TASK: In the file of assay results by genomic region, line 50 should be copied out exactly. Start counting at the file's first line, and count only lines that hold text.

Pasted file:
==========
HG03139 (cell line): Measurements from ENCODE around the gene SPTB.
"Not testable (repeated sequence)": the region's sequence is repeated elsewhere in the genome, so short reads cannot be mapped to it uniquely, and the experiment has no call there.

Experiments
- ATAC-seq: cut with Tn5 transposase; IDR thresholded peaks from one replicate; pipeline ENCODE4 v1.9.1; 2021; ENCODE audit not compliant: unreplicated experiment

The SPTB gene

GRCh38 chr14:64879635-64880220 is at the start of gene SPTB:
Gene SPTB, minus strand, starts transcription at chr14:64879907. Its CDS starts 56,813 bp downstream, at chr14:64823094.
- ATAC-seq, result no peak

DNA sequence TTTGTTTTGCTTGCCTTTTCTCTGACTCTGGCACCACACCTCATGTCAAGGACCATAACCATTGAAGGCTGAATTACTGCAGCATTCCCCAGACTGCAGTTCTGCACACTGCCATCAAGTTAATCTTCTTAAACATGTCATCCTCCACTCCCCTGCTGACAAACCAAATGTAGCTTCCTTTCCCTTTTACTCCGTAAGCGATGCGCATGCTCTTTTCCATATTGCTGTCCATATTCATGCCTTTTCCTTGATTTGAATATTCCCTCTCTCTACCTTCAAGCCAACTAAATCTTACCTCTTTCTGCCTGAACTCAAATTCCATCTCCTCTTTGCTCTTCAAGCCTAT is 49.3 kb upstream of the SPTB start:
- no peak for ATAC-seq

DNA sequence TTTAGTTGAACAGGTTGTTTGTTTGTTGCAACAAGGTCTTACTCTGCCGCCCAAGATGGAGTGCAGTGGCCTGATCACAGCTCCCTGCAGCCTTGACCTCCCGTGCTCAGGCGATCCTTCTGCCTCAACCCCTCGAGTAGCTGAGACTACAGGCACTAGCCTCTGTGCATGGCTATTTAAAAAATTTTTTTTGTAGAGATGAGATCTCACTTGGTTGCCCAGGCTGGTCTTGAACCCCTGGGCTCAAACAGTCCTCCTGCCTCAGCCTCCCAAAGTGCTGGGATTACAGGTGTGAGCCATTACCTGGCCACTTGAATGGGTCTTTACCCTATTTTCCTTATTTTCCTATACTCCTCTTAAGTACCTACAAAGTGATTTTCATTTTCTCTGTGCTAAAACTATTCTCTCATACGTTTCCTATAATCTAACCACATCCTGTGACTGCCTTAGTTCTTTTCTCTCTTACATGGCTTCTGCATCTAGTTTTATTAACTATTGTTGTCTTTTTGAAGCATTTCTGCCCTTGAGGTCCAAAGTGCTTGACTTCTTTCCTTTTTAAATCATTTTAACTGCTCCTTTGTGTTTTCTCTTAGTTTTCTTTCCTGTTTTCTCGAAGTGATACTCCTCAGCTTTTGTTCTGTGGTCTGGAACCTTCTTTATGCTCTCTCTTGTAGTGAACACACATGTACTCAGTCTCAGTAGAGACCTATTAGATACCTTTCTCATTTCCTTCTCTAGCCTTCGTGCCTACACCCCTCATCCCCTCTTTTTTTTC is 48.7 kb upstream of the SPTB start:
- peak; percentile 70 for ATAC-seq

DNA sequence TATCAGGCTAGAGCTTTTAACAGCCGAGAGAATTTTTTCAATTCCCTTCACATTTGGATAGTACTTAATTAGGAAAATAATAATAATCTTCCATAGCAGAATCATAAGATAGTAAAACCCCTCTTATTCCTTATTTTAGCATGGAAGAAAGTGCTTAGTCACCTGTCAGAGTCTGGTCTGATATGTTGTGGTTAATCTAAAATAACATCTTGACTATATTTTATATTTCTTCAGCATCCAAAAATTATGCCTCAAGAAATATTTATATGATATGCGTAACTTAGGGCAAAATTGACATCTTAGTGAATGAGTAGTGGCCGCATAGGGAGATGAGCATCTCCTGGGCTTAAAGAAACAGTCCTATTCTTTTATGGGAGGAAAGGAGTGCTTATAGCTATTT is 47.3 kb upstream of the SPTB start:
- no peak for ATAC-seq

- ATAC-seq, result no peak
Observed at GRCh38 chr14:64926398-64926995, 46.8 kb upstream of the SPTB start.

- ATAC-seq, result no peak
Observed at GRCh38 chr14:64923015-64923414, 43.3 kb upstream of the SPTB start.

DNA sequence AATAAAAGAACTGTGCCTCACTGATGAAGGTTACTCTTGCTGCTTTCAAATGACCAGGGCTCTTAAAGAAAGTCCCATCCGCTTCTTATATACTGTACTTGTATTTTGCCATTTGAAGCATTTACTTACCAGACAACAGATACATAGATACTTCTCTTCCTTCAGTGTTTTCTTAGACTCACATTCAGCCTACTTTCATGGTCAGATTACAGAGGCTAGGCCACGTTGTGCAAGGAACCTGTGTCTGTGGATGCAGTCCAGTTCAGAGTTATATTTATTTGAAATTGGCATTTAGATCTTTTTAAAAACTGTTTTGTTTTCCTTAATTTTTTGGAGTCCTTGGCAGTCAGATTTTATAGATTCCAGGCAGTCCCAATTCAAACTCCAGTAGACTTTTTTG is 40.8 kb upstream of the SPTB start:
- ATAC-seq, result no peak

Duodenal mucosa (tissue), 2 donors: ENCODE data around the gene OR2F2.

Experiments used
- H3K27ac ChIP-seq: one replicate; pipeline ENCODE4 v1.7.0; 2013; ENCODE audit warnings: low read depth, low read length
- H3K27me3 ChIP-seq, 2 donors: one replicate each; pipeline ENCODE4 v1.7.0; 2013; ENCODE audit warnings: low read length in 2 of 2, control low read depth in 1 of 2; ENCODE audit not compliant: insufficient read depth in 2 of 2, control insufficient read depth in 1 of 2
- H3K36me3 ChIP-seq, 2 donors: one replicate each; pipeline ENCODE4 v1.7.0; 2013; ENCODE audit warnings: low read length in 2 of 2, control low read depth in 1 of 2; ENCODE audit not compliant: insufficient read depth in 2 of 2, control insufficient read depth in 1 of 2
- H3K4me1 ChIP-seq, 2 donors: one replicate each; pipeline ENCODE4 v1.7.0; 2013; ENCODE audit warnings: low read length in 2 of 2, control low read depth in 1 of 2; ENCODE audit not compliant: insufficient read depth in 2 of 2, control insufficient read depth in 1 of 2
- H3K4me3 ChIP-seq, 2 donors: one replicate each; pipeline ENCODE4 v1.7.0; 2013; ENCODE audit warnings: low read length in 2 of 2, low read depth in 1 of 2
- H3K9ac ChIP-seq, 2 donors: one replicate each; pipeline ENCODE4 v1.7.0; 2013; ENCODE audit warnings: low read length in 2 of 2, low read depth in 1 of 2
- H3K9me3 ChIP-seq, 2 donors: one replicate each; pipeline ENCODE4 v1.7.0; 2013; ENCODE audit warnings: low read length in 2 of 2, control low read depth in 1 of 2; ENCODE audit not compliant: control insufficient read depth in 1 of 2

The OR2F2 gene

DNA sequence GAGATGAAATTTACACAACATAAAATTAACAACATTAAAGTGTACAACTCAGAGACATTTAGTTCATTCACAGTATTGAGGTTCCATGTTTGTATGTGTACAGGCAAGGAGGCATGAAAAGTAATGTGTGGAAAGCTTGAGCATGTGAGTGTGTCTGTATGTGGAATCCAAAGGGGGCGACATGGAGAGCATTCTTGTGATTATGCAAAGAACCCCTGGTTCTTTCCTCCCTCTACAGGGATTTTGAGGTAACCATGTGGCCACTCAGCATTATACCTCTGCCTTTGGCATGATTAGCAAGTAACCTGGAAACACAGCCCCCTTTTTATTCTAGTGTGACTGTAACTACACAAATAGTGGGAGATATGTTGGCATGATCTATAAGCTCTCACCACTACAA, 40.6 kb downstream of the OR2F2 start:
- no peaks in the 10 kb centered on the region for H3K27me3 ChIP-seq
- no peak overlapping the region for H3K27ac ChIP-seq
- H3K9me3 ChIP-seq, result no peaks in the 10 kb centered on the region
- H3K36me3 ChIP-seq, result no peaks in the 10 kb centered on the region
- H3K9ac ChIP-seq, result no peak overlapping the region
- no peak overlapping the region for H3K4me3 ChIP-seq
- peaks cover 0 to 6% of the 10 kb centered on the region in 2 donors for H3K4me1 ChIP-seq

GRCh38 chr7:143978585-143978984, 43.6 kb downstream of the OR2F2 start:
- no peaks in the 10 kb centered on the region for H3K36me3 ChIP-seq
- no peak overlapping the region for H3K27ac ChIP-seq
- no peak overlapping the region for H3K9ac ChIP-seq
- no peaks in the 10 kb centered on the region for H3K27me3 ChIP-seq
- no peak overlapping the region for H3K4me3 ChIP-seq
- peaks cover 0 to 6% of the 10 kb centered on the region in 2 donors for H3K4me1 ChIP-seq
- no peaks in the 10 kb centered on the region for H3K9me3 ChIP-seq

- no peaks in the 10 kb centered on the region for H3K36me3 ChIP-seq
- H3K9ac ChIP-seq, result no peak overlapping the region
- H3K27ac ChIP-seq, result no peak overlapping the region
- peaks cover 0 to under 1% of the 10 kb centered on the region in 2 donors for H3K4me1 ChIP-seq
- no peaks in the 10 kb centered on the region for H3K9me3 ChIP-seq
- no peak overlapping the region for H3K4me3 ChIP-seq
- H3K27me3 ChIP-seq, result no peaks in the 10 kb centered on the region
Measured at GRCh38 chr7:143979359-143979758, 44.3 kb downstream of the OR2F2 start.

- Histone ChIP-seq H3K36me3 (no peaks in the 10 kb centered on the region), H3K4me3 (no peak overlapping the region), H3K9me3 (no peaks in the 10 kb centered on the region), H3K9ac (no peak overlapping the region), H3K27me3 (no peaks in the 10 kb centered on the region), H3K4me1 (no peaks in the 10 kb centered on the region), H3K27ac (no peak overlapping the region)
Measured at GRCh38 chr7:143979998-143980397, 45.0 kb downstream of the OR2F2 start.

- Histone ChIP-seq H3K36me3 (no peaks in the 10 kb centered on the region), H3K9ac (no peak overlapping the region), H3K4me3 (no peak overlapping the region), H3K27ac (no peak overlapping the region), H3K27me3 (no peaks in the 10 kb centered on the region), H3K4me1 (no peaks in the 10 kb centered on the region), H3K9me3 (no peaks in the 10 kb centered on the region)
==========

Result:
- peaks cover 0 to under 1% of the 10 kb centered on the region in 2 donors for H3K4me1 ChIP-seq